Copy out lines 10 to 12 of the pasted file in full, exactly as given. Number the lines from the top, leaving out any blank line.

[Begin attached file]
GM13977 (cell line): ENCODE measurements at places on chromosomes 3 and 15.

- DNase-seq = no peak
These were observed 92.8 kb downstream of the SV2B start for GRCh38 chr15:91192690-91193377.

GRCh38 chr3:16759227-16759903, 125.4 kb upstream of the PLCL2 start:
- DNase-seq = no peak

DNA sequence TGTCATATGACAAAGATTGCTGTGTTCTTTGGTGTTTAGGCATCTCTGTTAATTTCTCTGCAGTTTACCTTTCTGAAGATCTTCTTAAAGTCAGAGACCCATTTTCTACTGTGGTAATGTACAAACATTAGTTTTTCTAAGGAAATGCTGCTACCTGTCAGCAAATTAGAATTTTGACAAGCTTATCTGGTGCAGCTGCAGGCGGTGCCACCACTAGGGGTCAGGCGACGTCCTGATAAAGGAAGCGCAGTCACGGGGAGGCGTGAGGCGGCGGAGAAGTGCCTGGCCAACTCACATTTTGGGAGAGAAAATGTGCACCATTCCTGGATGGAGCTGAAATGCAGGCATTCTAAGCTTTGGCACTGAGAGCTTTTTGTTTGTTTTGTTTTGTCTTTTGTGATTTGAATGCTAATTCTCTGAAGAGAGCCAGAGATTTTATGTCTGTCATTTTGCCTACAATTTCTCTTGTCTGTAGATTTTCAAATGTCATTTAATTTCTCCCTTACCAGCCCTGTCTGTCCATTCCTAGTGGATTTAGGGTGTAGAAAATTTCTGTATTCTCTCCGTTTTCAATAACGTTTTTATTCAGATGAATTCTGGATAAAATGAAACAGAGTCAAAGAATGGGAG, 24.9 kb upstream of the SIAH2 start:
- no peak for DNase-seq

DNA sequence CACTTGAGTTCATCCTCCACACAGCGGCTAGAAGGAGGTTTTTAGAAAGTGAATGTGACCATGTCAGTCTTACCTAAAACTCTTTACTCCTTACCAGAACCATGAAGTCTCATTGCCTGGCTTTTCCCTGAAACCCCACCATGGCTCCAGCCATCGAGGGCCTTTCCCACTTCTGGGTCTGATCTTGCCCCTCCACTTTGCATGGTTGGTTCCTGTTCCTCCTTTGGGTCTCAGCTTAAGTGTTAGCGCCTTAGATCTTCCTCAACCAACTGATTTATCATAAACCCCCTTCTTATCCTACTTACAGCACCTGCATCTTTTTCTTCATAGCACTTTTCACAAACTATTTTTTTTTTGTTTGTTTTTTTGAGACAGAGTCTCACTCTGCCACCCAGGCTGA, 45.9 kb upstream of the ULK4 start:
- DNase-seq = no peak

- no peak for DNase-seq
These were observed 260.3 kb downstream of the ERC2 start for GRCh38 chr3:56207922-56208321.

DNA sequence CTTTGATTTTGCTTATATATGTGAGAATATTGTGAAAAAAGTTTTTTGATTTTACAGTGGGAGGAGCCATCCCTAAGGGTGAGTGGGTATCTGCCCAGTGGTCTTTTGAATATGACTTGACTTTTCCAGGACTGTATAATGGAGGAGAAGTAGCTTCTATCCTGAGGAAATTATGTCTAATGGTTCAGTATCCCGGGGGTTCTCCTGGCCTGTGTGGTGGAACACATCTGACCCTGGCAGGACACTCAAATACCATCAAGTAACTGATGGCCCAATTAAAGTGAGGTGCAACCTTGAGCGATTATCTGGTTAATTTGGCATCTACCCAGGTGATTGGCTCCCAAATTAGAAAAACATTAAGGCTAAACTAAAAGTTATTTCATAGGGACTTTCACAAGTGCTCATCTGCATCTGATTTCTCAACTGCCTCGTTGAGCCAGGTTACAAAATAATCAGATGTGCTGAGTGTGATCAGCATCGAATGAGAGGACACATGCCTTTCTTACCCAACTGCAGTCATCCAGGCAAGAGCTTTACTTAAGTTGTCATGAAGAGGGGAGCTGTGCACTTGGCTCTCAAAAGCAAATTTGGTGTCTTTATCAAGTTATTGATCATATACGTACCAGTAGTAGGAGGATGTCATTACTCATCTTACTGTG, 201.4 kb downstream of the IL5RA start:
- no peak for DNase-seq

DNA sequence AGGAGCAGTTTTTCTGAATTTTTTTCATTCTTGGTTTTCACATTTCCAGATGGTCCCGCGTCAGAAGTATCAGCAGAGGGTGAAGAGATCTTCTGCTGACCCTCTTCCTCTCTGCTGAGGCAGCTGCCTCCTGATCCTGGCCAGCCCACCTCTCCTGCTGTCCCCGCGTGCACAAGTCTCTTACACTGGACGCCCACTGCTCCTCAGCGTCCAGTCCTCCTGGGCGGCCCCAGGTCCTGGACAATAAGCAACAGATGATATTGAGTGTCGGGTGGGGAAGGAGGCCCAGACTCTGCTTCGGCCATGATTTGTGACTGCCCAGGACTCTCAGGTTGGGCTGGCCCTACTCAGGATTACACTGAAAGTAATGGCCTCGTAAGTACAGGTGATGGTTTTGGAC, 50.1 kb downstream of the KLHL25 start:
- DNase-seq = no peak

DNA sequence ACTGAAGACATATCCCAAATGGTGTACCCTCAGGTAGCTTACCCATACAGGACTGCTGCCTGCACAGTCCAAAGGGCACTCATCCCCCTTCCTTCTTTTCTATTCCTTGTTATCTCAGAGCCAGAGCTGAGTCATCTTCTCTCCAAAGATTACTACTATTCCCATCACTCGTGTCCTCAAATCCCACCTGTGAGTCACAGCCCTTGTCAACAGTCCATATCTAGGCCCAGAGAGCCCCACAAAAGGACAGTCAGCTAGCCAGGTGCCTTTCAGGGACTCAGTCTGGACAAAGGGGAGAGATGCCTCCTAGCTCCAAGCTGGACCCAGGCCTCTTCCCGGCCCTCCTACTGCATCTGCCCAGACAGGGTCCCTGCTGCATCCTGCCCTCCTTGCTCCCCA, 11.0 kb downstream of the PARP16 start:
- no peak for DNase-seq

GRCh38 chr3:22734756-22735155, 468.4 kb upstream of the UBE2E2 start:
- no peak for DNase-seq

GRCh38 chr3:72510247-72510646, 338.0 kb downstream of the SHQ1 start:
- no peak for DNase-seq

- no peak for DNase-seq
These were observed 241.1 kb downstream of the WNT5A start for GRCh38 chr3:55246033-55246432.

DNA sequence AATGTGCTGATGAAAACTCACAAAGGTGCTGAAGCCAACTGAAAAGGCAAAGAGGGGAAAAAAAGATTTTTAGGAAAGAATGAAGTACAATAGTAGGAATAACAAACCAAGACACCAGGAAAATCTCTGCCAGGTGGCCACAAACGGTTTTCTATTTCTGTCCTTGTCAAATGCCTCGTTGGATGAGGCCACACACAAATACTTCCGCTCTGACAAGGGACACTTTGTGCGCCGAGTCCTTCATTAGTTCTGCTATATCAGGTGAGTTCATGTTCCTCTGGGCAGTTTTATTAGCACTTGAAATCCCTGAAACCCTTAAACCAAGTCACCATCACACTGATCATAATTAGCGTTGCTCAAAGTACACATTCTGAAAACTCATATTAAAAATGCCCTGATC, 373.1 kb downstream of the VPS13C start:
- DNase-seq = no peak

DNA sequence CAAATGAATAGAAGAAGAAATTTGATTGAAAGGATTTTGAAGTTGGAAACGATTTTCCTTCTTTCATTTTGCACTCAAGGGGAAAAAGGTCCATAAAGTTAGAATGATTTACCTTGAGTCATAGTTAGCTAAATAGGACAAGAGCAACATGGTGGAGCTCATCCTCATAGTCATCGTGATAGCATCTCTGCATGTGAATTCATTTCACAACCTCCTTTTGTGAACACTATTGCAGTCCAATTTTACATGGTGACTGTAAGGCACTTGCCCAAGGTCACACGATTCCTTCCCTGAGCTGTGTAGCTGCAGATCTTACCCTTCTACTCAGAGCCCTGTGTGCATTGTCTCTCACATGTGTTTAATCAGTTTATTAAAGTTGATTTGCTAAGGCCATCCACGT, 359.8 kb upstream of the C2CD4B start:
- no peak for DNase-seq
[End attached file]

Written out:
- no peak for DNase-seq
These were observed 260.3 kb downstream of the ERC2 start for GRCh38 chr3:56207922-56208321.

DNA sequence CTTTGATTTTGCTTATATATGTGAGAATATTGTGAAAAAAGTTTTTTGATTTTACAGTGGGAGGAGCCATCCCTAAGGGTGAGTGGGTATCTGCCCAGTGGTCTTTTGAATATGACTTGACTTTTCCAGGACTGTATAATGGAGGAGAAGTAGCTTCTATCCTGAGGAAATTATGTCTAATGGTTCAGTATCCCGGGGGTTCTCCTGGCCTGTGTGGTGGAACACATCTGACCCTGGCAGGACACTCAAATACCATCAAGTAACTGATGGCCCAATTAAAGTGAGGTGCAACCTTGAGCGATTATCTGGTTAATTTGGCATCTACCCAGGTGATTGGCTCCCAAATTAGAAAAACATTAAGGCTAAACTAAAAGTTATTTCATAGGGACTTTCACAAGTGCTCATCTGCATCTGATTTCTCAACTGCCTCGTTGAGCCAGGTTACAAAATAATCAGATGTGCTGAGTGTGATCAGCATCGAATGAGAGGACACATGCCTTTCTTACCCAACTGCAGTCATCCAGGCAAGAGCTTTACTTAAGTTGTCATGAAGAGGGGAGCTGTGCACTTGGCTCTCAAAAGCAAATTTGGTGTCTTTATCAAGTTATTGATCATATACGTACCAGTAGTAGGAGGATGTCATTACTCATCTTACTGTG, 201.4 kb downstream of the IL5RA start: